Places in Prato:
Inside and outside the walls

A splendid example of Swabian architecture

The Emperor's Castle

A splendid example of Swabian architecture

The Emperor's Castle is a splendid example - and the only one in central-northern Italy - of architecture of the period of the Holy Emperor Frederick II of Swabia, built after 1240 to a design by the architect Riccardo da Lentini, responsible for some of the most important castles in southern Italy of that time. The building, erected on the original site of the Alberti family castle, became the headquarters of the Emperor's vicar and hosted Frederick II's son, King Eno, and his illegitimate son Frederick of Antioch, who started off from Prato to the conquest of Florence in 1248. The castle is square in shape, with sides of about 40 metres, reinforced at the corners by towers which are also square; more towers rise at the centre of each side. The sturdy walls, 2.5m thick, are in alberese stone and are crowned by even "swallowtail" battlements.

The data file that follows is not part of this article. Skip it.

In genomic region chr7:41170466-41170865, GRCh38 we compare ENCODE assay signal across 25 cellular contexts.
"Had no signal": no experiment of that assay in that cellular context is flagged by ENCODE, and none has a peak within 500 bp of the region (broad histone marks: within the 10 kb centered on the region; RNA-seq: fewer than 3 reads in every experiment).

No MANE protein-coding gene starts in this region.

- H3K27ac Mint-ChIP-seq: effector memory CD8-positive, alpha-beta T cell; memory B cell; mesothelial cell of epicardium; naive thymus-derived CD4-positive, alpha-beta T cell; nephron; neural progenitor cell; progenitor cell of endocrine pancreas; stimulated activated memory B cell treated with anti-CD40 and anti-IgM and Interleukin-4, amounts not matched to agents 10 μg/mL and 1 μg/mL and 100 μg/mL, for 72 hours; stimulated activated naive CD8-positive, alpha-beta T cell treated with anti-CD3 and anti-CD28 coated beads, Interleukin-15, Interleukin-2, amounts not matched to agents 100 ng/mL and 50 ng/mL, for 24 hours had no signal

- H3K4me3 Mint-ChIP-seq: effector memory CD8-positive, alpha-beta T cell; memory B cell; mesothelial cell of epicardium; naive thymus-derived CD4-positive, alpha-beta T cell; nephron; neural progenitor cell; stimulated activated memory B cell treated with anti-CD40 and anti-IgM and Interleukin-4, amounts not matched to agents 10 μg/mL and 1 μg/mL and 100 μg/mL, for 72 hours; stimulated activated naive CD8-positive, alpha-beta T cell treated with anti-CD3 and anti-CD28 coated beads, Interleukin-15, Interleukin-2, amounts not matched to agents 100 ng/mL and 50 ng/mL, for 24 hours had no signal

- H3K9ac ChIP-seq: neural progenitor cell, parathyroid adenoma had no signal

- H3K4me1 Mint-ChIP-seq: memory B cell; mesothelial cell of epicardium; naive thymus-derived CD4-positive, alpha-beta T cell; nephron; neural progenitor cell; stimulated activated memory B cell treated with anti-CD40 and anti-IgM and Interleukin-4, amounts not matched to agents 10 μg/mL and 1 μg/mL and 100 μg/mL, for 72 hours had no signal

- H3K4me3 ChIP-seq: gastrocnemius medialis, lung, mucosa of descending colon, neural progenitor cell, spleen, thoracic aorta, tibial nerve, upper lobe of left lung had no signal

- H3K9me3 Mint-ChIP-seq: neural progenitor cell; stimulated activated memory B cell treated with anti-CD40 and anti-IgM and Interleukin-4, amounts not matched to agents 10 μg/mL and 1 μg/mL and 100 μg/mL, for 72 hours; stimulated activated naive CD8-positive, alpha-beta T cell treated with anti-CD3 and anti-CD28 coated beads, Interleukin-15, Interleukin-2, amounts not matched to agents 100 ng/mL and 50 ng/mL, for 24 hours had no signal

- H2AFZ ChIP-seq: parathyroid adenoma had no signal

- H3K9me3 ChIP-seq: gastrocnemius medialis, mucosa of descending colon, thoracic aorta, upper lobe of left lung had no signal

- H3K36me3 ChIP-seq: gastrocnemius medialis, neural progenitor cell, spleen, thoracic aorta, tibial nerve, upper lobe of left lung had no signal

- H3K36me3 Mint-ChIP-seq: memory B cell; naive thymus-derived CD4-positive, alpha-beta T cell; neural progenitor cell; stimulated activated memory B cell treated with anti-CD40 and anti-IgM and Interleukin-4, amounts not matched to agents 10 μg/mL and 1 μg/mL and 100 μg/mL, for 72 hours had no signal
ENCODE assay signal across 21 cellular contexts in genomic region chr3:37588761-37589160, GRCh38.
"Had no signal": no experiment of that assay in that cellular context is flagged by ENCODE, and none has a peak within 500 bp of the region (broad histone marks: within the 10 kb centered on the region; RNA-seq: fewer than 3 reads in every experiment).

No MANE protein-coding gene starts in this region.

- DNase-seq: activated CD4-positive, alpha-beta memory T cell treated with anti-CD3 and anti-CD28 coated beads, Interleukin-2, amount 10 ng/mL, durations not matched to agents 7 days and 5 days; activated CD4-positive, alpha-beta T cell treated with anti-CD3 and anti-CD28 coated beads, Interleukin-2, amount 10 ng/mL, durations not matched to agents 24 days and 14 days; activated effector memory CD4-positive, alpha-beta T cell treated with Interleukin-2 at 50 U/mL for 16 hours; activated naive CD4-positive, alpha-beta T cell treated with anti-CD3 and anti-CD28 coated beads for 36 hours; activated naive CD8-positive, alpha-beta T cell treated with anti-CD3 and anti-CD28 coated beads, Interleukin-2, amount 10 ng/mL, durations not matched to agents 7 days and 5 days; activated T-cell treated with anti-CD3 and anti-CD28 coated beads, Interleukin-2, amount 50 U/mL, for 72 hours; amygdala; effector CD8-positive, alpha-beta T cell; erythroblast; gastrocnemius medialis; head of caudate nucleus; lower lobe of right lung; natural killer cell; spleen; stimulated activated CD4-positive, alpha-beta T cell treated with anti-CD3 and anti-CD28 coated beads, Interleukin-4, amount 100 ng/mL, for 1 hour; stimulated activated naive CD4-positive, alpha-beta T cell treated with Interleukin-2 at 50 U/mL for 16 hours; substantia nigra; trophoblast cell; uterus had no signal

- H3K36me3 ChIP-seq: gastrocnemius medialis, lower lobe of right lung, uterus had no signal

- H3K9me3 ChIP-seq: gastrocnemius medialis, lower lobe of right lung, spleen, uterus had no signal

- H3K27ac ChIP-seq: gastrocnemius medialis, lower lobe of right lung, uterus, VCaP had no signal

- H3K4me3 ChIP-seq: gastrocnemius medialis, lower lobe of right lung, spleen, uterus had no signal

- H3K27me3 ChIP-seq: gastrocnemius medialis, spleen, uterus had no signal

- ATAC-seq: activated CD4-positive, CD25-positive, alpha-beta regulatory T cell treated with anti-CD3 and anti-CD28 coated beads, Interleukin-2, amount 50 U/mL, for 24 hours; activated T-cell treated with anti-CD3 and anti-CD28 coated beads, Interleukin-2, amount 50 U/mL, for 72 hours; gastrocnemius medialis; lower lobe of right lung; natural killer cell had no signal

Of particular interest is the entrance portal, a beautiful example of the composite culture of the period of Frederick II, with references to the Tuscan Romanesque-Gothic period in the typical two-colour covering, to the Gothic style in the capitals surmounted by lions, and to classical culture in the two half-pillars supporting the tympanum. In recent decades, after centuries in which the Castle was used in different ways, the Municipality has undertaken restoration work that has recovered the original image and appearance of the building, and made it accessible to the public. Visitors can explore the interior of the Castle and reach the walkways at the top by climbing one of the two beautifully-crafted spiral staircases in alberese stone. From the walkways one can enjoy beautiful sweeping views of the city and its surrounding areas.

More details